Use Positive Discipline

Everyone is more anxious and worried during the pandemic. Younger children may not have the words to describe their feelings. They're more likely to act out their stress, anxiety or fear through their behavior (which can, in turn, upset parents, particularly if they are already stressed). Older children and teens may be extra irritable as they miss out on time with friends and special events being cancelled.

Some ways you can help your children manage their emotions and behavior:

  • Redirect bad behavior. Sometimes children misbehave because they are bored or don't know any better. Find something else for them to do.

  • Creative play. Suggest your children draw pictures of ways your family is staying safe. Make a collage and hang it up to remind everyone. Or, build an indoor fort or castle to keep the germs at bay, bringing in favorite stuffed animals or toys.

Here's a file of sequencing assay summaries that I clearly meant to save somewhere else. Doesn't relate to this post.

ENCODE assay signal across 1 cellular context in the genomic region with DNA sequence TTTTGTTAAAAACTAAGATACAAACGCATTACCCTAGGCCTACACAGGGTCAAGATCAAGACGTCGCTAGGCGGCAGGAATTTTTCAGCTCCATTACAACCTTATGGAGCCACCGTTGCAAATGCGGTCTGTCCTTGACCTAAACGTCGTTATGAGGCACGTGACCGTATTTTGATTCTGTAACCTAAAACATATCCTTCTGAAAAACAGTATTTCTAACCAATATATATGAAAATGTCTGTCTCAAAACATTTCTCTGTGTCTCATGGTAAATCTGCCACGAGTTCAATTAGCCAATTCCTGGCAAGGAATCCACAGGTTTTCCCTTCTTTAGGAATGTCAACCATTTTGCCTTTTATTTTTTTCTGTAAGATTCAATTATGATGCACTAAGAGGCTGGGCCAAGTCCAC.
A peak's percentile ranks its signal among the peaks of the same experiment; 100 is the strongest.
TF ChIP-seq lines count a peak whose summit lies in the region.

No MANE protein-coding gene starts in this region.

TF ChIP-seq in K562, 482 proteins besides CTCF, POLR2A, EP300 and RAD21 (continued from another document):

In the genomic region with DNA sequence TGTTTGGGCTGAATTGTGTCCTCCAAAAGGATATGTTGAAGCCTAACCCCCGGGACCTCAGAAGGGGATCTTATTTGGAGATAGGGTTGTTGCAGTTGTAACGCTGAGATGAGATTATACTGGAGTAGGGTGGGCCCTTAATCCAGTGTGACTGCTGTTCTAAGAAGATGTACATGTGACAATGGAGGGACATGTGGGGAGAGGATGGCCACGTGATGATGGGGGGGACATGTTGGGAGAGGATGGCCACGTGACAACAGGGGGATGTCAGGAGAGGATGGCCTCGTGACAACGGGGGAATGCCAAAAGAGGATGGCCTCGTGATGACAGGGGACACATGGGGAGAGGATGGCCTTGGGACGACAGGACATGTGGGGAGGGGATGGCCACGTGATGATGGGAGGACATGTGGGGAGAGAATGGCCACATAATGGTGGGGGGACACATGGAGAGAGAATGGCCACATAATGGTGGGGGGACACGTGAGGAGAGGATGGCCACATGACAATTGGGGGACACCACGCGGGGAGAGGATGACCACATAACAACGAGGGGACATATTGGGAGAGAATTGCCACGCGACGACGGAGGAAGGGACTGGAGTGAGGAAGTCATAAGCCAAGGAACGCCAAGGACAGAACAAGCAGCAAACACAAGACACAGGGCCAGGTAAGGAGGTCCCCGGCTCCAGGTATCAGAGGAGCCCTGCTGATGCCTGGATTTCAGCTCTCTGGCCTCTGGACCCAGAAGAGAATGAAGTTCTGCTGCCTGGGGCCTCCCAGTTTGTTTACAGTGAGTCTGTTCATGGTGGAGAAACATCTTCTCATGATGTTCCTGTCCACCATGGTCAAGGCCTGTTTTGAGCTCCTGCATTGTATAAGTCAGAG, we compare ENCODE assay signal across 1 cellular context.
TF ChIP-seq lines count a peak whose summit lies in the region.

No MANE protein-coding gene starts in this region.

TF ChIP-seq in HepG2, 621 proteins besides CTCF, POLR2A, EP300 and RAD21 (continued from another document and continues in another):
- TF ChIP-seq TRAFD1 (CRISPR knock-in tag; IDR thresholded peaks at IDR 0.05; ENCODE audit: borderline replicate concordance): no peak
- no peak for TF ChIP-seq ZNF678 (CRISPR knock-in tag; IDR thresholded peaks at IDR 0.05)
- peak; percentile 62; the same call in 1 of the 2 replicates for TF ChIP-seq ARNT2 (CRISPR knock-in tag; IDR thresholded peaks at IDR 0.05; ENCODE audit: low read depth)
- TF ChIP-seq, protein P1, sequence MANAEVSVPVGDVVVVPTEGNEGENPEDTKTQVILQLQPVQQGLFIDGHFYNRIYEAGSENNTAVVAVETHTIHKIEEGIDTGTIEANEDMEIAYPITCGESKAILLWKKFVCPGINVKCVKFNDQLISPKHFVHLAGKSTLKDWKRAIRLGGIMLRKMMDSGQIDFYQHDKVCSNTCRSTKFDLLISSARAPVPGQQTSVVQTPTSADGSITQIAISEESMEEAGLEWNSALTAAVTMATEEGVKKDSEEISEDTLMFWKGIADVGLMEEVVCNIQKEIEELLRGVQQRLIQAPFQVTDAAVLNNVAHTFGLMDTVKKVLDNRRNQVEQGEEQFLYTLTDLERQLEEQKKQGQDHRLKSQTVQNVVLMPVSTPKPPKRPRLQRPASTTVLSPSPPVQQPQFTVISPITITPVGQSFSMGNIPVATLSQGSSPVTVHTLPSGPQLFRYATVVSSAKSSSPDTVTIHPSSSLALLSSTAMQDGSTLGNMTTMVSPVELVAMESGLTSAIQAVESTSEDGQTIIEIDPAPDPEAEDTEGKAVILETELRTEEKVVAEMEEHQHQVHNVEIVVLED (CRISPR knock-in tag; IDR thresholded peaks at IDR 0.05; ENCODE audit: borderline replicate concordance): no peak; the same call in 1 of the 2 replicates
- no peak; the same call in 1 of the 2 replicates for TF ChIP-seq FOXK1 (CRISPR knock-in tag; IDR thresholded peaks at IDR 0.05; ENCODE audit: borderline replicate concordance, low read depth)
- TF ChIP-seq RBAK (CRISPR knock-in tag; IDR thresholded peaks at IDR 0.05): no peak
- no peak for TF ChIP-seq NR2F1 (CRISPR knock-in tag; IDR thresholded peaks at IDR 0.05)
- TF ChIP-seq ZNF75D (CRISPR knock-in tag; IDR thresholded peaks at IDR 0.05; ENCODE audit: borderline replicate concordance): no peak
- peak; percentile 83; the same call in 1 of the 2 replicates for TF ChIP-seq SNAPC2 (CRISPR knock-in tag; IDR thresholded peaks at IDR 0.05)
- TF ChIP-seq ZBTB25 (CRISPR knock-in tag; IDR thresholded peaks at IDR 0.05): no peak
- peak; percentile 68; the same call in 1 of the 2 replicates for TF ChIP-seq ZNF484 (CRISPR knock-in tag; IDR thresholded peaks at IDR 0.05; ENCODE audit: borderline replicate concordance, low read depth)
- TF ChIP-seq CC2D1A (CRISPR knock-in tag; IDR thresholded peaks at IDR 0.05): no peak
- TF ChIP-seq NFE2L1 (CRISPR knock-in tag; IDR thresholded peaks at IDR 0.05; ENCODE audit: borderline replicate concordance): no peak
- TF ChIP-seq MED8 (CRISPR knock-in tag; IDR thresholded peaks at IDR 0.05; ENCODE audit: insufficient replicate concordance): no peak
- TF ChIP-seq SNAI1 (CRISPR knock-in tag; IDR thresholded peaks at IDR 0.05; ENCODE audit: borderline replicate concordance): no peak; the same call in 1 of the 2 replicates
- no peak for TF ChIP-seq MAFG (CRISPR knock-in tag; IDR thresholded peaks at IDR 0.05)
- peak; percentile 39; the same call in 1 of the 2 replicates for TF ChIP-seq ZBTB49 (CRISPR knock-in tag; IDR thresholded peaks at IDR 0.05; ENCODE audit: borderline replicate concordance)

• Direct your attention. Attention--to reinforce good behaviors and discourage others--is a powerful tool. Notice good behavior and point it out, praising success and good tries. Explaining clear expectations, particularly with older children, can help with this.

  • Use rewards & privileges to reinforce good behaviors (completing school assignments, chores, getting along with siblings, etc.) that wouldn't normally be given during less stressful times.

  • Know when not to respond. As long as your child isn't doing something dangerous and gets attention for good behavior, ignoring bad behavior can be an effective way of stopping it.

  • Use time-outs. This discipline tool works best by warning children they will get a time-out if they don't stop. Remind them what they did wrong in as few words―and with as little emotion―as possible. Then, remove them from the situation for a pre-set length of time (1 minute per year of age is a good guide).